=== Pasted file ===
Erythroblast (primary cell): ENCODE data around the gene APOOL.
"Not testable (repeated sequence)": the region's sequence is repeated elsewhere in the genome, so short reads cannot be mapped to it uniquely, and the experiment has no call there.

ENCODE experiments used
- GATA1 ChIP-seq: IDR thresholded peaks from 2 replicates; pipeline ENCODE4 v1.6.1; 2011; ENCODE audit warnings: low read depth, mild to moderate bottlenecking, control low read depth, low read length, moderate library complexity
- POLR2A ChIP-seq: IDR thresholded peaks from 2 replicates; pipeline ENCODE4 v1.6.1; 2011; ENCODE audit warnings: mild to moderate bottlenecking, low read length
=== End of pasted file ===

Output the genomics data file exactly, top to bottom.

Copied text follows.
Erythroblast (primary cell): ENCODE data around the gene APOOL.
"Not testable (repeated sequence)": the region's sequence is repeated elsewhere in the genome, so short reads cannot be mapped to it uniquely, and the experiment has no call there.

ENCODE experiments used
- GATA1 ChIP-seq: IDR thresholded peaks from 2 replicates; pipeline ENCODE4 v1.6.1; 2011; ENCODE audit warnings: low read depth, mild to moderate bottlenecking, control low read depth, low read length, moderate library complexity
- POLR2A ChIP-seq: IDR thresholded peaks from 2 replicates; pipeline ENCODE4 v1.6.1; 2011; ENCODE audit warnings: mild to moderate bottlenecking, low read length